It is my pleasure to introduce the Winter edition of US Neurology, which brings you a diverse selection of papers covering cutting-edge clinical and research advances, authored by some of the world’s leading figures in their fields.
The impact of walking impairments is a serious concern for those individuals with multiple sclerosis (MS). The assessment of these disturbances has required complex and difficult to use technologies. In Francois Bethoux’s timely editorial, Bethoux asks, “Should we routinely monitor walking in patients with MS?” With the advances in newer and simpler to use technology, previously time-consuming methods may become assigned more to research protocols while the easier techniques become more widely used.
Physicians treating patients with epilepsy face a plethora of factors to address when selecting the appropriate treatment for an individual. In the review by Selim Benbadis et al., a critical comparison of antiepileptic drugs is provided, followed by four real-life case reports. These treatments must presume an accurate diagnosis and take into account the many comorbidities that exist in this constellation of disorders. New developments in magnetic resonance imaging (MRI) for individuals with epilepsy are the subject of Heath Pardoe and Ruben Kuzniecky’s excellent review of this rapidly changing field. In Parkinson’s disease (PD), MRI and nuclear imaging of the brain can assist in making timely diagnosis and treatment decisions. However, as Meir Kestenbaum and Cheryl Waters highlight, these tests should not be used routinely, but rather only in patients where the diagnosis of PD is unclear.
Lambert-Eaton myasthenic syndrome (LEMS), which involves impaired neuromuscular transmission and subsequent serious muscle weakness, is a rare neuromuscular disorder. Shin J Oh and Jörn Peter Sieb provide an expert update on the drug amifampridine. Based on the clinical trial data, amifampridine phosphate was recently assigned Breakthrough Therapy designation by the FDA, which may enable fast-track new drug application (NDA) approval.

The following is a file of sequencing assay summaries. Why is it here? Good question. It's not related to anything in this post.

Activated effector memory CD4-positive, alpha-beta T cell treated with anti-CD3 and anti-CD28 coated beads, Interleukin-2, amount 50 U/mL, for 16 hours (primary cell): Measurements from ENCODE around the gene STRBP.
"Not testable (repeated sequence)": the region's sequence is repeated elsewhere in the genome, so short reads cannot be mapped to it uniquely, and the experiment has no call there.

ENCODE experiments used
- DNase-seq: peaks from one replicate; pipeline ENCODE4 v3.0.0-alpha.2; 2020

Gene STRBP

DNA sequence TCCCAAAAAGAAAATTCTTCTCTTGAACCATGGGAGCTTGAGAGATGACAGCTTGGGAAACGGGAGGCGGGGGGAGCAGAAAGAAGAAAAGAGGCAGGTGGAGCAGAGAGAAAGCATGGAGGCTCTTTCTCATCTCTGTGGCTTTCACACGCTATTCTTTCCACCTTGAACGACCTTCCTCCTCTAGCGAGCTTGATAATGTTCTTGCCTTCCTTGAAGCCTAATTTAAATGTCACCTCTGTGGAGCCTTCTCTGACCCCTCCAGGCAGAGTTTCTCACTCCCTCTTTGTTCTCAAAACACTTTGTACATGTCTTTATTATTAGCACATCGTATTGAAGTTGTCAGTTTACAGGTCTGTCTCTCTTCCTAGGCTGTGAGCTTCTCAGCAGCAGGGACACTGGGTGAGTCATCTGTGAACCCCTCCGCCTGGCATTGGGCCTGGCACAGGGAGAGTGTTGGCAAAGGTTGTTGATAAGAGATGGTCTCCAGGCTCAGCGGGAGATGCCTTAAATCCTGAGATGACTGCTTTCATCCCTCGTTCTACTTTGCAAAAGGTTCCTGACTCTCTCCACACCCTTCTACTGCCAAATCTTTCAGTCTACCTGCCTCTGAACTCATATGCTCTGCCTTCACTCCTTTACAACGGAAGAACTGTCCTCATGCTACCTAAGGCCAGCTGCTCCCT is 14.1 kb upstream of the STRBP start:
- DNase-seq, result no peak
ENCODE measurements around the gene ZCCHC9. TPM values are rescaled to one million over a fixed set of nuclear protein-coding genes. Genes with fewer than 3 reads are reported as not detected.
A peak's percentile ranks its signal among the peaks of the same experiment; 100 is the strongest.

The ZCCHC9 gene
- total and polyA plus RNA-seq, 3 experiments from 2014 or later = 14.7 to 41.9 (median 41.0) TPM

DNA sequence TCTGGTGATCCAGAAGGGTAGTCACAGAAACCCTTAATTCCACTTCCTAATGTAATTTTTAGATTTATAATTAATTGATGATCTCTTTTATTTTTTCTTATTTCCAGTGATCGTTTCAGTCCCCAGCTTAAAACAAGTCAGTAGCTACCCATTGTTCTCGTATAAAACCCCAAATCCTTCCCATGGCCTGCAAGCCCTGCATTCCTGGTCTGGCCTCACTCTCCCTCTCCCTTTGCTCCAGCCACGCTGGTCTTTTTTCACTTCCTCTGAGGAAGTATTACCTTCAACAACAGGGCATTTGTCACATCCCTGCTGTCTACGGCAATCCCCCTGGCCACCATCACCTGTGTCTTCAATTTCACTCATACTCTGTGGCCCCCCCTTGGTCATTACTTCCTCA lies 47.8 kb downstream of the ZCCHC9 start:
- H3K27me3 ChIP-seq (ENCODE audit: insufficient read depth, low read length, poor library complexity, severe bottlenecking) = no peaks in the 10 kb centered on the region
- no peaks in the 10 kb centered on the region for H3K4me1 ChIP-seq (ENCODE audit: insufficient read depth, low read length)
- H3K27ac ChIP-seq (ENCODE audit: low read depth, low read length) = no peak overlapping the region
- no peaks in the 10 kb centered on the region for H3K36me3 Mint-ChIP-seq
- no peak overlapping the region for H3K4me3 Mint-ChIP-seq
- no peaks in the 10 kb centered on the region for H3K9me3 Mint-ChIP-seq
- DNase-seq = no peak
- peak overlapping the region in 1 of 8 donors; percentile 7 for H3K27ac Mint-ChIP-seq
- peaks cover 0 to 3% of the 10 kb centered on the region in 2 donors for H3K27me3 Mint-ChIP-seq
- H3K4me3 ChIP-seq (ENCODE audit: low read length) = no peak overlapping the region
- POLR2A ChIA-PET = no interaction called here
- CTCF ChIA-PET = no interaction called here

Around one-third of patients with migraine experience episodes with aura. The phenomenology of migraine with aura is succinctly summarized by Michele Viana and Peter Goadsby. There is an update by Richard Wurtman, the discoverer of melatonin and a close friend, on the use of low dose melatonin to promote sleep onset and sleep maintenance in older people, which updates his previous review. The management of unruptured brain arteriovenous malformations is discussed by Andrew Ducruet and Robert Friedlander. They consider the clinically confusing information regarding studies of treatment options (surgical versus conservative), the need for more class 1 level information and the possibility of a prospective registry. The first comprehensive guidelines published for neurostimulation therapy are described in a special report by Jason E Pope et al. which will have a profound effect on the approaches that we take to patients with chronic moderate to severe pain.
US Neurology would like to take this opportunity to thank all participants on this edition, from organizations to individuals. A special thanks goes to our editorial board for their continuing support and invaluable guidance, while the biggest thanks is reserved for the expert authors who spared precious time and effort to produce a perceptive selection of articles. This expert discussion and the wide variety of topics covered ensure there is much of interest for every reader and we hope you find this edition as useful and insightful as those before it.